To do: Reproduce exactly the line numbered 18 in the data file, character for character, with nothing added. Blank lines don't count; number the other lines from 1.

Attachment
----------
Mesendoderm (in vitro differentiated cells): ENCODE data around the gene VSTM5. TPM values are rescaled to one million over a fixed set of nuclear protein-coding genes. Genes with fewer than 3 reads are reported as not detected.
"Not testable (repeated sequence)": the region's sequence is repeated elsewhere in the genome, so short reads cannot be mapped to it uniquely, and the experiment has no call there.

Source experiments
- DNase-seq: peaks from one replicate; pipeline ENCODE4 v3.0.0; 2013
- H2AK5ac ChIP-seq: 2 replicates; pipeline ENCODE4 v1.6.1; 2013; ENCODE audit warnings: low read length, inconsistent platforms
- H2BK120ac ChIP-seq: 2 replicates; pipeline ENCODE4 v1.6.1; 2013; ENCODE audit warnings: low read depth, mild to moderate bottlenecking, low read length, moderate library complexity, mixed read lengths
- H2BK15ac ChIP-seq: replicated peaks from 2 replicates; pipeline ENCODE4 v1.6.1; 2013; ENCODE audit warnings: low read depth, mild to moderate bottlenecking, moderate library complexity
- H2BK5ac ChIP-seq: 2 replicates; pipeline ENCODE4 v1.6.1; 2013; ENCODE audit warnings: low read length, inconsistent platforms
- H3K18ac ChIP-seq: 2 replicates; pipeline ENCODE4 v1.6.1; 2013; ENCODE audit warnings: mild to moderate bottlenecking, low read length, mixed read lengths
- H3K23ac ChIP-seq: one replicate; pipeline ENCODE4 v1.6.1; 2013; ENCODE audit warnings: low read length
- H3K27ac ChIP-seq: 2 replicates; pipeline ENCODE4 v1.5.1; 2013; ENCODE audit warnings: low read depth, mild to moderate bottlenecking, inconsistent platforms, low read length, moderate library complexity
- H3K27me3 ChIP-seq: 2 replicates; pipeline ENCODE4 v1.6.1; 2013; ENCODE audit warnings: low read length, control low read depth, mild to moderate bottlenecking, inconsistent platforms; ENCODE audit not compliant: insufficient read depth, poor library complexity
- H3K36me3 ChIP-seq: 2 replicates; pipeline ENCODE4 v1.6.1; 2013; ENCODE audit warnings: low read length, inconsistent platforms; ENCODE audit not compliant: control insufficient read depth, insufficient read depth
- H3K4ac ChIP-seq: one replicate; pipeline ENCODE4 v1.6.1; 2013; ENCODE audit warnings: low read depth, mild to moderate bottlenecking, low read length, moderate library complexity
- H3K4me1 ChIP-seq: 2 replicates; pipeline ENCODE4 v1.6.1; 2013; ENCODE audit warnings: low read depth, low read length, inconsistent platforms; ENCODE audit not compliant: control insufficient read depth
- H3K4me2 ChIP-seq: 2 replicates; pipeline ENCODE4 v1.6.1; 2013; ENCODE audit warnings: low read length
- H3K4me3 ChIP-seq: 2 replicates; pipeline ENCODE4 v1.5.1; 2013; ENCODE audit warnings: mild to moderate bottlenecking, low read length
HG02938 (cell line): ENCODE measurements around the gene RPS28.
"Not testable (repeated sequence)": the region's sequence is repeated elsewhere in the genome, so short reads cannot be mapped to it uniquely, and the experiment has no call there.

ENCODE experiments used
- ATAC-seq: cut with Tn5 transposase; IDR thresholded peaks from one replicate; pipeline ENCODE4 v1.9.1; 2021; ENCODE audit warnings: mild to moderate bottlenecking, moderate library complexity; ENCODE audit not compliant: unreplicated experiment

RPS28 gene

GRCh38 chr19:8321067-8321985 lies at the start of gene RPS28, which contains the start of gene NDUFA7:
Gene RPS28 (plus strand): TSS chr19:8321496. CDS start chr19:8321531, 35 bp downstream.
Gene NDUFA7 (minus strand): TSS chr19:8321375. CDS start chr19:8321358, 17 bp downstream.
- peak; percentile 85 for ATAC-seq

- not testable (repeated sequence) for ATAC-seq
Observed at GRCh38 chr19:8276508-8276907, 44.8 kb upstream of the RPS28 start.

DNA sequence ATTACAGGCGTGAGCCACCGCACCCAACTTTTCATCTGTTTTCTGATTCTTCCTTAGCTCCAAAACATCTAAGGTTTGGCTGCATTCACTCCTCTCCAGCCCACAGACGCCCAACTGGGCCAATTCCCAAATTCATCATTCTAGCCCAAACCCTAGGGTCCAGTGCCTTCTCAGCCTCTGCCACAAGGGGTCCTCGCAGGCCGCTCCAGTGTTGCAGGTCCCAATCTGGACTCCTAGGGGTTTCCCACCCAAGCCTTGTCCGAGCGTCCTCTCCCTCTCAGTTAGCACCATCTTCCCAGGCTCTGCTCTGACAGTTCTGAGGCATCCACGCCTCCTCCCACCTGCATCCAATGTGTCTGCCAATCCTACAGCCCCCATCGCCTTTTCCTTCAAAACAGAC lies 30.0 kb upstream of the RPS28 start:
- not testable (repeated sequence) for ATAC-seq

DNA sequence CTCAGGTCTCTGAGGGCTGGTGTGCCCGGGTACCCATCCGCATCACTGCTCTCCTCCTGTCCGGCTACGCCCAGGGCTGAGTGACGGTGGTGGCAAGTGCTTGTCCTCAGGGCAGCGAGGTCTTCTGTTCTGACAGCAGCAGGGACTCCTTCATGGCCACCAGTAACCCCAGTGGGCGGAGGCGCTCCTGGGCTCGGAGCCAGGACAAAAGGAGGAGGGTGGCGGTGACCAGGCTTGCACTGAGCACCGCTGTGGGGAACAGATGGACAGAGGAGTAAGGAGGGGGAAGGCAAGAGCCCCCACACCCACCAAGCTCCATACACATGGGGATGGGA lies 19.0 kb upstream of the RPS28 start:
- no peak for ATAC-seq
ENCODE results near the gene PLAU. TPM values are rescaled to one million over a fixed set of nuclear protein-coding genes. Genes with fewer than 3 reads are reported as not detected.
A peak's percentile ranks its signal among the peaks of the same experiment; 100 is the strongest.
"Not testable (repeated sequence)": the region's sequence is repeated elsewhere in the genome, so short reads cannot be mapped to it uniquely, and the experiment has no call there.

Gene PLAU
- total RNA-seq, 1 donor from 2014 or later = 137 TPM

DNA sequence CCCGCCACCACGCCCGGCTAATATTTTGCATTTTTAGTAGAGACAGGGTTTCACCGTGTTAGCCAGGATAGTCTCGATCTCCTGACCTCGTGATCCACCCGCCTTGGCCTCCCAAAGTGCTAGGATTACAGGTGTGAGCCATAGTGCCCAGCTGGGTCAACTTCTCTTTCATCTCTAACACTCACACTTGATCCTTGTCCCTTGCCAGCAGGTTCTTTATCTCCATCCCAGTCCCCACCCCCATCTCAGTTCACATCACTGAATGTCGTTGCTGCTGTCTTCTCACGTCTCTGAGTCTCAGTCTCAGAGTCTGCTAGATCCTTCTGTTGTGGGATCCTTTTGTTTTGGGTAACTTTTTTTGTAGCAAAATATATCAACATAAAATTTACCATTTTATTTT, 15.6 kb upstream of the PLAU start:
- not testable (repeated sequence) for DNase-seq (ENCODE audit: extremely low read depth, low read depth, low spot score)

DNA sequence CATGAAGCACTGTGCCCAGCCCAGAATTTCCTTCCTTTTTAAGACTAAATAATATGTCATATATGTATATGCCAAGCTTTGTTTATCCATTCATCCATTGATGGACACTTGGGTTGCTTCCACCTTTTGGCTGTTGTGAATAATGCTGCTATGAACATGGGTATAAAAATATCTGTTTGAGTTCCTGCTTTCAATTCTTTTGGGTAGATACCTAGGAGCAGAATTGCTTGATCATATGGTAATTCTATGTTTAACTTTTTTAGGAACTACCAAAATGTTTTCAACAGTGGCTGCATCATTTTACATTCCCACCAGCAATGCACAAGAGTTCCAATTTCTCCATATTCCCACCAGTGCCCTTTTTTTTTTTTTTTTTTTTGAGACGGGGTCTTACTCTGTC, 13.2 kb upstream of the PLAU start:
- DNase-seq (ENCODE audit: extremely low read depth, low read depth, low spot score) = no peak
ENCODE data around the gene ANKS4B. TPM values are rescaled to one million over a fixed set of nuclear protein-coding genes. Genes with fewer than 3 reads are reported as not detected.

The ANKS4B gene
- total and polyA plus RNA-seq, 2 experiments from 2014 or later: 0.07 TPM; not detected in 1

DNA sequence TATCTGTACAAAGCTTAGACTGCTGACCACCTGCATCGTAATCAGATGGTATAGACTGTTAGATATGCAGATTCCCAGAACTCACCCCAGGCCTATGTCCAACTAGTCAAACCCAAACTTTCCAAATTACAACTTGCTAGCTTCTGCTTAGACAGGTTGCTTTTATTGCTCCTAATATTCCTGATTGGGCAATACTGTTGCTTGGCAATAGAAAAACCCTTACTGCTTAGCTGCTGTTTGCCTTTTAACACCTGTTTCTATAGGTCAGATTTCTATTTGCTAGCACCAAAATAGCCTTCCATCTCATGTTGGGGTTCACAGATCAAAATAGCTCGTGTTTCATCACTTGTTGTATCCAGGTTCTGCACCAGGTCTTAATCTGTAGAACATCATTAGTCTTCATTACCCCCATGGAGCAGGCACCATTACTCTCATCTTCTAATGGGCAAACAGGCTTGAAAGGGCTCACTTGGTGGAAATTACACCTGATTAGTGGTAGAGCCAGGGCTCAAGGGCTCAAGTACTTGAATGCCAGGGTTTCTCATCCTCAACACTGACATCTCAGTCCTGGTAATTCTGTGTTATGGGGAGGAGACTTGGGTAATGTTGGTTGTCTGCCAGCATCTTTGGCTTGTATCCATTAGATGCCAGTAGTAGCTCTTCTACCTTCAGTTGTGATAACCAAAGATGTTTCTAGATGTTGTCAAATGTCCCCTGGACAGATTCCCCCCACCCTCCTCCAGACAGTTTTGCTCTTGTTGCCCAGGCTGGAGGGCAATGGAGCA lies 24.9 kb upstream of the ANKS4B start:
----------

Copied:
HG02938 (cell line): ENCODE measurements around the gene RPS28.